Brothers and sisters

All kids look up to those older than them, and Eli is no different. Sam is almost 6, Eli is 3 and Eli wants to do all of the things Sam does: go to school, go swimming, watch Dennis the Menace.

Eli knows Sam is disabled and because chronology is tricky when you are 3, Eli wonders whether he will become disabled when he is older. He doesn’t see this as a particularly negative potential development. He wants to know whether he’ll get a wheelchair like Sam’s, or go to the same school when he’s disabled.

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There is something bittersweet about our able-bodied son climbing in to Sam’s wheelchair when Sam isn’t using it, about demanding to sit in Sam’s specialist supportive chair to have his snack. I hope it continues like this – Eli’s relaxed attitude to disability is how we would all be if we came across more disabled people at school and work.

Over the summer we went to the Liberty Festival at the Olympic Park . It was on one of those British summer days when the rain was relentless and so I can’t say we stayed that long, but they had curated a selection of cultural and sporting events which deserved sunshine and crowds.

One of the activities was a racing track, and a basketball court, with loads of sports wheelchairs for people to use. What an incredibly simple idea, but have you come across it before? Giving people the opportunity to just sit in a wheelchair? There were loads of kids trying to play wheelchair basketball and race along the track. Eli was super keen even though the chairs were way too big for him, and off he and Sam went to race (with James pushing Sam). He still talks about it – remembering the time that he got to go in a cool wheelchair and raced against his brother.



I am mindful of this whole business of how you raise siblings of your disabled child. I am pregnant and we expect (fingers crossed, which didn’t go that well with Sam’s birth) another, female, mini-Jess in December. We have thought carefully about this. There are disadvantages to Sam of his parents being spread between other kids, just in terms of time and attention if nothing else – there is less time to model a PODD communication book if another child needs a wee or is in the midst of a meltdown. And there are ever present risks of a sibling feeling like Sam gets the lions share of our attention, of everyone’s attention. Sam’s needs dictate our holidays, mean there are constantly carers in our house, that our lives are disrupted by hospital stays.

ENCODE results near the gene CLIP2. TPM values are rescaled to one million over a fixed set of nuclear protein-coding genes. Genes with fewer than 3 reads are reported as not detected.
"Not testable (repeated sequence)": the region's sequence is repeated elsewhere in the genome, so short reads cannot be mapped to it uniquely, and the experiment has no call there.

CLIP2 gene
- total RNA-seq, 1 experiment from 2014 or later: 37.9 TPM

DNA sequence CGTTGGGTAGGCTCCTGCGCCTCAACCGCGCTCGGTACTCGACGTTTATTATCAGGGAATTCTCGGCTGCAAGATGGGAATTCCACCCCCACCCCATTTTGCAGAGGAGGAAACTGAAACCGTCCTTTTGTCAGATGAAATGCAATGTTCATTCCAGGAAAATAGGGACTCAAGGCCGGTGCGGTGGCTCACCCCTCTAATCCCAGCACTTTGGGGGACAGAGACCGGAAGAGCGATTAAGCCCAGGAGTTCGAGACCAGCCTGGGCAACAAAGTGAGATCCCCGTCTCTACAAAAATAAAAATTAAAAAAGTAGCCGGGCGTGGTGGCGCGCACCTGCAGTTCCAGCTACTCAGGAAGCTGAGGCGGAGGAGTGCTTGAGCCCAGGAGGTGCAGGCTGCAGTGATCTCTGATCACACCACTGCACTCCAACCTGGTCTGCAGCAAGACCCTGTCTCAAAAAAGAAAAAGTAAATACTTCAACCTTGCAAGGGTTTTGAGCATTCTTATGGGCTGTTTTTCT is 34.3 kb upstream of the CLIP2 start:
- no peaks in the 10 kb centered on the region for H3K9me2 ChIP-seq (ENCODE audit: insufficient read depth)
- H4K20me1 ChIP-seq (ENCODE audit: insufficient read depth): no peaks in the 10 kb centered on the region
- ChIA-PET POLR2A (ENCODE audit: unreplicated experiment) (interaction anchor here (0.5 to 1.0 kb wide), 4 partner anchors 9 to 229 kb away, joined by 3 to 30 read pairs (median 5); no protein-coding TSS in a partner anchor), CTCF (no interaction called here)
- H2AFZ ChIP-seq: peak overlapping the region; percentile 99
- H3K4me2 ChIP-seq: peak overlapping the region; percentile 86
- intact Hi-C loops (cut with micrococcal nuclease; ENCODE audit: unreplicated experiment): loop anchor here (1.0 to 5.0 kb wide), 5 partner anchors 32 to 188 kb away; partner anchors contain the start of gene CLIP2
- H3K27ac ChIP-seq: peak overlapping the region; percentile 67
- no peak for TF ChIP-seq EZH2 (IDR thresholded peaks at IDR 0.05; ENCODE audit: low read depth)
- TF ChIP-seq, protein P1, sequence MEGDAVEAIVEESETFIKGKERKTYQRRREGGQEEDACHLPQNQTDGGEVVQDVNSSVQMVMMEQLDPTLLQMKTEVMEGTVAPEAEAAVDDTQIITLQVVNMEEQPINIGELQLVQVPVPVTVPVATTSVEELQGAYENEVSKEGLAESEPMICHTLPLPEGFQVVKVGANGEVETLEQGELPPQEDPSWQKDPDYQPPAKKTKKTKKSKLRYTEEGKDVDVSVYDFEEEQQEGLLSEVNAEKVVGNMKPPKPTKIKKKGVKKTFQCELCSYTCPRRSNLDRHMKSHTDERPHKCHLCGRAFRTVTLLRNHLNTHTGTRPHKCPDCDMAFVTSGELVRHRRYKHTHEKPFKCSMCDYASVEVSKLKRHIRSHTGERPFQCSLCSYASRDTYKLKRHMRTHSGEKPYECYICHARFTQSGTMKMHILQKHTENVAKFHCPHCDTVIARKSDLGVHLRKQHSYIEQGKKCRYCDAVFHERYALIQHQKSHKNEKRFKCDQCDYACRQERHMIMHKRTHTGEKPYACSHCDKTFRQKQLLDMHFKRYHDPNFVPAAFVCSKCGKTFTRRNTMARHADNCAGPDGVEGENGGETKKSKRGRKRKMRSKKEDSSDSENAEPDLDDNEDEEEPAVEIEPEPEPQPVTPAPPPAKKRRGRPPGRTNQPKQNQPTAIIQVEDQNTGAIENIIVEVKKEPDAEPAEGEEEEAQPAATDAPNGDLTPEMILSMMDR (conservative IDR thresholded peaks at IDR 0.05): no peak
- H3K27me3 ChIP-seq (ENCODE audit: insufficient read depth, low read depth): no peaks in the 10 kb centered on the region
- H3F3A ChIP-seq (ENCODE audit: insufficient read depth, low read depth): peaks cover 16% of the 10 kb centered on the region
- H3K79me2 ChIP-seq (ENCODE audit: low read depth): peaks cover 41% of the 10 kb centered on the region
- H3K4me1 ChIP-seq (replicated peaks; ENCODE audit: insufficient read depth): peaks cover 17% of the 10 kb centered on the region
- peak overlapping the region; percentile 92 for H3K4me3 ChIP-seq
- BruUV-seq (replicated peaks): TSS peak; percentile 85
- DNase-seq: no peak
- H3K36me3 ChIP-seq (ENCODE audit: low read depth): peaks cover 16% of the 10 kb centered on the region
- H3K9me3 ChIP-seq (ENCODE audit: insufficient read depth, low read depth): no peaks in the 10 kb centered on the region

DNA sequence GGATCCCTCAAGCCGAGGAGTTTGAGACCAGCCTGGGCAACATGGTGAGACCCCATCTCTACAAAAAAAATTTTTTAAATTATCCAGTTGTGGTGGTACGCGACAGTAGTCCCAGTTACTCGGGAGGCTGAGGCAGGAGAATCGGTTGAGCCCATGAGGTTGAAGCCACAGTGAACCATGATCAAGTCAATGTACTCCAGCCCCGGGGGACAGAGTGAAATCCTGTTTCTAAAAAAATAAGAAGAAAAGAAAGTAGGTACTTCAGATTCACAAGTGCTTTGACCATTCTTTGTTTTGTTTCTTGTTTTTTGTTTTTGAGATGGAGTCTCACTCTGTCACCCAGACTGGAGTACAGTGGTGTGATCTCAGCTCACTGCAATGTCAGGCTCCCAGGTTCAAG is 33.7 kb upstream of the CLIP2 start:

Eli is also seeing various things I wish he wouldn’t. He recently asked me to teach him how to click with his fingers. When I asked where he’d seen clicking, he recounted in painfully accurate detail an incident a few weeks ago when a lady (who was in a position of responsibility and should have known better) was clicking in Sam’s face as an apparent attempt to distract or entertain him. When James asked her not to, and suggested she speak to Sam rather than click her fingers directly in front of his nose, she got very defensive and we all ended up having an argument. Eli was with us and was confused by it all, ‘You and Daddy were very cross, and the lady was shouting, and Sam is in our family’. He thinks people shouldn’t click in Sam’s face, but he likes the general idea of clicking.

We hope all of these potential stresses and strains are convincingly outweighed by the massive advantages of there being more people in our gang. Eli loves his brother. He wishes Sam didn’t go to school so that he was at home with us every day. He makes us buy Sam toys so he isn’t left out .

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Meanwhile a chatty 3 year old is a marvellous lubricant in social situations and forces all of us, not least Sam, to engage when it would be easier not to. We do all sorts of things as a family that we wouldn’t do if it were just me, James and Sam. And we all laugh more. We now have to charge the stimulator in Sam’s tummy daily so Eli has been comparing Sam to an iPad. Sam thinks this is funny as do we all. (Yes, we overuse screens in our house and Eli spends too much time with an iPad – another consequence of being Sam’s brother).

So let’s hope we can produce another one like Eli. I mean, of course we won’t. Kids have a habit of being their own people as the two we’ve got have shown. But if the next one is even a bit as accepting then it will be okay.